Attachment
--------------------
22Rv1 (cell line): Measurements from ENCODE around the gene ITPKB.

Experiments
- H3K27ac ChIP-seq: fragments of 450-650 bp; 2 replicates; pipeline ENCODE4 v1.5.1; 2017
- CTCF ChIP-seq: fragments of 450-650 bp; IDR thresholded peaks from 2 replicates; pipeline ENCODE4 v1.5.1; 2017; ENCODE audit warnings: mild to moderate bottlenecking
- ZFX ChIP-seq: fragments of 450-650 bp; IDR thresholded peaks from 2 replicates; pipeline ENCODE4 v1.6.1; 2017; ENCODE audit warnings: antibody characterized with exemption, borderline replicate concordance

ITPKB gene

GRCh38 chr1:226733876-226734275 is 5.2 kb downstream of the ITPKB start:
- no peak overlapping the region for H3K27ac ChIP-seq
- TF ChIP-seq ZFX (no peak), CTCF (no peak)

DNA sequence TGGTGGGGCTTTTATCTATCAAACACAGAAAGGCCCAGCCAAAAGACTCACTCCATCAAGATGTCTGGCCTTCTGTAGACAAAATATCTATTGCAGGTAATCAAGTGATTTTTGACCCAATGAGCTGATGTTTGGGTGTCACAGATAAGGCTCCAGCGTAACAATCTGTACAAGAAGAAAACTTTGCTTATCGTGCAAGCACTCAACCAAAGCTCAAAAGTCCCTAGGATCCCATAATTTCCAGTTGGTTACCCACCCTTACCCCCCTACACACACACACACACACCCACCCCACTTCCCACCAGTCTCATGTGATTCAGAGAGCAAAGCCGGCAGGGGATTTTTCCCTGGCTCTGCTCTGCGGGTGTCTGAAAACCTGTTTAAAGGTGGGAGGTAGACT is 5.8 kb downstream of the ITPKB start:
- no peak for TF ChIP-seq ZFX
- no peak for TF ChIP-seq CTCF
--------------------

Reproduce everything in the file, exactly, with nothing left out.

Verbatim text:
22Rv1 (cell line): Measurements from ENCODE around the gene ITPKB.

Experiments
- H3K27ac ChIP-seq: fragments of 450-650 bp; 2 replicates; pipeline ENCODE4 v1.5.1; 2017
- CTCF ChIP-seq: fragments of 450-650 bp; IDR thresholded peaks from 2 replicates; pipeline ENCODE4 v1.5.1; 2017; ENCODE audit warnings: mild to moderate bottlenecking
- ZFX ChIP-seq: fragments of 450-650 bp; IDR thresholded peaks from 2 replicates; pipeline ENCODE4 v1.6.1; 2017; ENCODE audit warnings: antibody characterized with exemption, borderline replicate concordance

ITPKB gene

GRCh38 chr1:226733876-226734275 is 5.2 kb downstream of the ITPKB start:
- no peak overlapping the region for H3K27ac ChIP-seq
- TF ChIP-seq ZFX (no peak), CTCF (no peak)

DNA sequence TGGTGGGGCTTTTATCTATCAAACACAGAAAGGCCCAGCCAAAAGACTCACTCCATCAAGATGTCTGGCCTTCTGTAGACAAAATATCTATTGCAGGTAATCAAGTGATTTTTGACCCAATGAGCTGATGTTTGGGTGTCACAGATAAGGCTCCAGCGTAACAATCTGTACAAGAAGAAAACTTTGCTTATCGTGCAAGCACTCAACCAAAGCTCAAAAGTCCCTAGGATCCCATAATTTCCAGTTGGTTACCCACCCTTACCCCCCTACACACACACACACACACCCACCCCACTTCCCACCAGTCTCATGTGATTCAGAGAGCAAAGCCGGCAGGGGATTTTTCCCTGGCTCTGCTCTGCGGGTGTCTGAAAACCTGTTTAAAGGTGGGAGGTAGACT is 5.8 kb downstream of the ITPKB start:
- no peak for TF ChIP-seq ZFX
- no peak for TF ChIP-seq CTCF